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However, Australia's peak music industry body, the Australian Record Industry Association, lashed the move as failing to achieve compliance with the orders and said the operators of Kazaa had no choice but to shut down.
ARIA chief executive, Stephen Peach said today: "Sharman has thumbed its nose at the court.
"They were given a chance to do the right thing and they've ruined it," he said. "They cannot be trusted to even take the simplest steps towards complying with the court's orders and again have shown they intend to do nothing about the illegal activities occurring on a massive scale on their system".
However, new users who attempt to access the Kazaa Web site from Australia are directed to a notice stating "The download of the Kazaa Media Desktop by users in Australia is not permitted," while existing users who launch their application are greeted with the following warning: "ATTENTION USERS IN AUSTRALIA: To comply with orders of the Federal Court of Australia, pending an appeal in the (sic) February 2006, use of the Kazaa Media Desktop is not permitted by persons in Australia.
"If you are in Australia, you must not download or use the Kazaa Media Desktop".
The KMD is a peer-to-peer service used largely for the sharing of music files - whether copyright or unrestricted -- within a community of users.
It is understood the KMD Web site will remain inaccessible to Australian users at least until at a decision is made in the appeal by Sharman and associated parties against the orders. The appeal is due to be heard from 20 February next year.
On 5 September, after an 18-month battle, the Court found in favour of about 30 music labels by ruling that Sharman and associated parties had authorised users of Kazaa to breach copyright.
As a result, Sharman was ordered to install a keyword filtering system in Kazaa by 5 November that would prevent copyright-infringing behaviour by users in the leadup to the appeal. The court then granted a further extension until 5 December.
However, in a technical conference between Sharman and the music industry between 10 October and 24 November the parties discussed the use of more effective measures than keyword filtering, with so-called "audio fingerprinting" software raised as an option. It is understood that the music industry opted not to attend a second proposed conference. On 24 November, the Federal Court ordered Sharman to release a new version of the KMD including a non-optional filter that excluded from search results 3,000 keywords -- including 'Madonna' and 'Eminem' -- and implement dialogue boxes on the Kazaa Web site pressuring users to obtain the updated release.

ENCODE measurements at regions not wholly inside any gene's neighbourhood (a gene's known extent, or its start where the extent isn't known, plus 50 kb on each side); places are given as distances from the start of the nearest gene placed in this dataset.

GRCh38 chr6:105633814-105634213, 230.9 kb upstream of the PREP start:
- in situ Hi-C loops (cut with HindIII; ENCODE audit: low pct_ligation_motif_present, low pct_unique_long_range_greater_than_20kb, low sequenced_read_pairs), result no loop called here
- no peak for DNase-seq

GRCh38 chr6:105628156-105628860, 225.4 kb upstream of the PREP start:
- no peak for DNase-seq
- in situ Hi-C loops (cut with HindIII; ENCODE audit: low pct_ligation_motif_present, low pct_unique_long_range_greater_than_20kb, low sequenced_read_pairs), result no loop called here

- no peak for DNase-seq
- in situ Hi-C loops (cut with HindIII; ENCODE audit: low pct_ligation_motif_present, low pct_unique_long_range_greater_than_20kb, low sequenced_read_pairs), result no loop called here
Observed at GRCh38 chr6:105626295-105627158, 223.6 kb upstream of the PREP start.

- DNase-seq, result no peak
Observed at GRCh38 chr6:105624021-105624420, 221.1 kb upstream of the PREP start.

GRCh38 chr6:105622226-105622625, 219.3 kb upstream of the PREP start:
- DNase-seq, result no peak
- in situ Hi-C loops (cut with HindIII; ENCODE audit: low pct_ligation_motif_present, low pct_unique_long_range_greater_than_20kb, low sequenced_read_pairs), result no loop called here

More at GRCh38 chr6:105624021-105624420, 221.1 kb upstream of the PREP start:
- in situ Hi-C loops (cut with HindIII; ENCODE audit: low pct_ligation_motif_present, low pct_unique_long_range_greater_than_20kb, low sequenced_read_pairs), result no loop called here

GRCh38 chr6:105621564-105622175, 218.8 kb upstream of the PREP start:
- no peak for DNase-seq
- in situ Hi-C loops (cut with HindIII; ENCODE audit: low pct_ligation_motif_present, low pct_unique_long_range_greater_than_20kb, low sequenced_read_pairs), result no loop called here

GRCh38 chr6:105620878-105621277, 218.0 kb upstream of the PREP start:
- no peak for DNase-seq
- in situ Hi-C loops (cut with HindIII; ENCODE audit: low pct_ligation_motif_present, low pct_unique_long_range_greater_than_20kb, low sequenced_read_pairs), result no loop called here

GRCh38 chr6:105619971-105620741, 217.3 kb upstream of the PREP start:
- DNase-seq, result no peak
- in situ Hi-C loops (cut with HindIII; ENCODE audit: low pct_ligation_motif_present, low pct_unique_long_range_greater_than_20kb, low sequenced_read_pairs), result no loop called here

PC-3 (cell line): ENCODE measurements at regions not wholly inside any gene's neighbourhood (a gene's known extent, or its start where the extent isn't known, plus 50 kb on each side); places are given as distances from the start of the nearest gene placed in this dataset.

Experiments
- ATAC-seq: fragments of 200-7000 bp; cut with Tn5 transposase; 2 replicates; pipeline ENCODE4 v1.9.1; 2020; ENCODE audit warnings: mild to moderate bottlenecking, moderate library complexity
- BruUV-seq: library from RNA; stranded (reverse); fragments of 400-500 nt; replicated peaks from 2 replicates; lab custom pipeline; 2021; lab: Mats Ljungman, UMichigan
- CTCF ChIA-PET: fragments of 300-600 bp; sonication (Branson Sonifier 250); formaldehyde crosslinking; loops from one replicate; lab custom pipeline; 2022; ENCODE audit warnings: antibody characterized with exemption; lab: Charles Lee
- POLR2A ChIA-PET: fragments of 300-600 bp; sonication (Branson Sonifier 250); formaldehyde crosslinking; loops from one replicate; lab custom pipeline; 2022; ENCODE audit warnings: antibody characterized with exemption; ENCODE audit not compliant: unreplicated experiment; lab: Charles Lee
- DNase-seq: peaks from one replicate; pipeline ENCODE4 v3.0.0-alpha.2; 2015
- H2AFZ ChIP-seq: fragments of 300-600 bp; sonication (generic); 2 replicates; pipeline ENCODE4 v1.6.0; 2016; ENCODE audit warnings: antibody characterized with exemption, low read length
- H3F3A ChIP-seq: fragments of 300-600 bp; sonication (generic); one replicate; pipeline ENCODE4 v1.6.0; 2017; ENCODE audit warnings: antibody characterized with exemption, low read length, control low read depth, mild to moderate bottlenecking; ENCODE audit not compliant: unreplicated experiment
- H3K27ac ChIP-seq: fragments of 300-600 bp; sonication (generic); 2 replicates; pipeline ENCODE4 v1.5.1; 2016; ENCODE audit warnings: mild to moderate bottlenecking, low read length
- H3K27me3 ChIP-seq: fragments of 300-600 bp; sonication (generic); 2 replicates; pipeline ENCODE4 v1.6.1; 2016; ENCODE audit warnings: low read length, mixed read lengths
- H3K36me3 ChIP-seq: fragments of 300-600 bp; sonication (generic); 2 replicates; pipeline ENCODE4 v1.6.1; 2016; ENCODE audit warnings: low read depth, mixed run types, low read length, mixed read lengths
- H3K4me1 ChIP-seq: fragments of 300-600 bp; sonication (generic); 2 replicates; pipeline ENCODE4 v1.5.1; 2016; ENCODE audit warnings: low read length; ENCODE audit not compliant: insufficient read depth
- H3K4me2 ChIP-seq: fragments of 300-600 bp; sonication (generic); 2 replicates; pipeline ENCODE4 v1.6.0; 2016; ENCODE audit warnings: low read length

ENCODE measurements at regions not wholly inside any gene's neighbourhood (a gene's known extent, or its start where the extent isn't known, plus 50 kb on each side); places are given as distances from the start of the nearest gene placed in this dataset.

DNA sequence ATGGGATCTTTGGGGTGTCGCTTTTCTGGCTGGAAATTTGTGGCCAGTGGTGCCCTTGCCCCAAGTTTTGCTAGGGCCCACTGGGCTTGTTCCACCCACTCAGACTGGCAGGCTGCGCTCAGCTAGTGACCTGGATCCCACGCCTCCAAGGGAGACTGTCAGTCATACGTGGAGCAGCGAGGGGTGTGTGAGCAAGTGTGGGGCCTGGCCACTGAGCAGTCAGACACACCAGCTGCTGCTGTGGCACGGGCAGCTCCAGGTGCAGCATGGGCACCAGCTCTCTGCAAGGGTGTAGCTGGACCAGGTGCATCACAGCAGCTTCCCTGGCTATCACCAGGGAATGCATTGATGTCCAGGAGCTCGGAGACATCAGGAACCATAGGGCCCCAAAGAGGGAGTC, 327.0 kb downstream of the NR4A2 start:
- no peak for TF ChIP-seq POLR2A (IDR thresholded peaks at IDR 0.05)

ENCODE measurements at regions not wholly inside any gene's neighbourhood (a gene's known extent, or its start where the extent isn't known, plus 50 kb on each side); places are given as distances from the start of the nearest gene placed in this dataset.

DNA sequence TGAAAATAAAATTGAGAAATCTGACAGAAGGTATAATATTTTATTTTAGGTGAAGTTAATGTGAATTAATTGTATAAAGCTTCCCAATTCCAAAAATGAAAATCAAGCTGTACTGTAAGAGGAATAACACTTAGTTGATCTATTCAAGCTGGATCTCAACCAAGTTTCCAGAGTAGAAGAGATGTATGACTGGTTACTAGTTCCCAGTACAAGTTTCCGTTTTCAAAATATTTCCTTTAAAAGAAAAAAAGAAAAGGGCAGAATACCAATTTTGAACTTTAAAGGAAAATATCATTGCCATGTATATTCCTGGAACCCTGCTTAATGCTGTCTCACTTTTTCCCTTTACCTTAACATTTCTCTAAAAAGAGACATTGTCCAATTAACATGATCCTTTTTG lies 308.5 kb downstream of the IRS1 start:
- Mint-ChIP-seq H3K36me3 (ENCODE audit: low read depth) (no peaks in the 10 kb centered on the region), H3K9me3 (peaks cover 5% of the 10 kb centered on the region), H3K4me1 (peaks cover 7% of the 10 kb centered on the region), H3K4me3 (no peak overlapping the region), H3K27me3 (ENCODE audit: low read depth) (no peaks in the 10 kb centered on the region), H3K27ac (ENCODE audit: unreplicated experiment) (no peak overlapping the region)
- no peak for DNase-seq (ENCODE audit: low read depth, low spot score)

If the Sharman parties are successful in their appeal, the site is expected to be reopened sometime after with audio fingerprinting -- most likely the Audible Magic software -- employed to block illegal behaviour on the peer-to-peer network.
However, ARIA issued a statement saying Sharman's actions yesterday amounted to a refusal to apply the keyword filter to its software and that the record companies would "return to court to enforce the orders of the copyright judgement". ARIA included a quote by Federal Court Justice Murray Wilcox from a 10 October hearing into establishing the keyword filtering saying "...if that doesn't happen...they will get no sympathy from me and there will not be an extension beyond 5 December, even if that means closing down the Kazaa system".
A Sharman Networks spokesperson said "All activity that could be deemed as authorising has stopped so as to comply with the court orders, pending the imminent appeal in February.
"The Australian record companies have achieved their aim to stop the further distribution of Kazaa in Australia until an appeal court decides whether these orders should stand or not.
"The Australian record company case is funded by their international associations and parent companies, so we understand their disappointment at the localised effect of this ruling," the spokesperson said.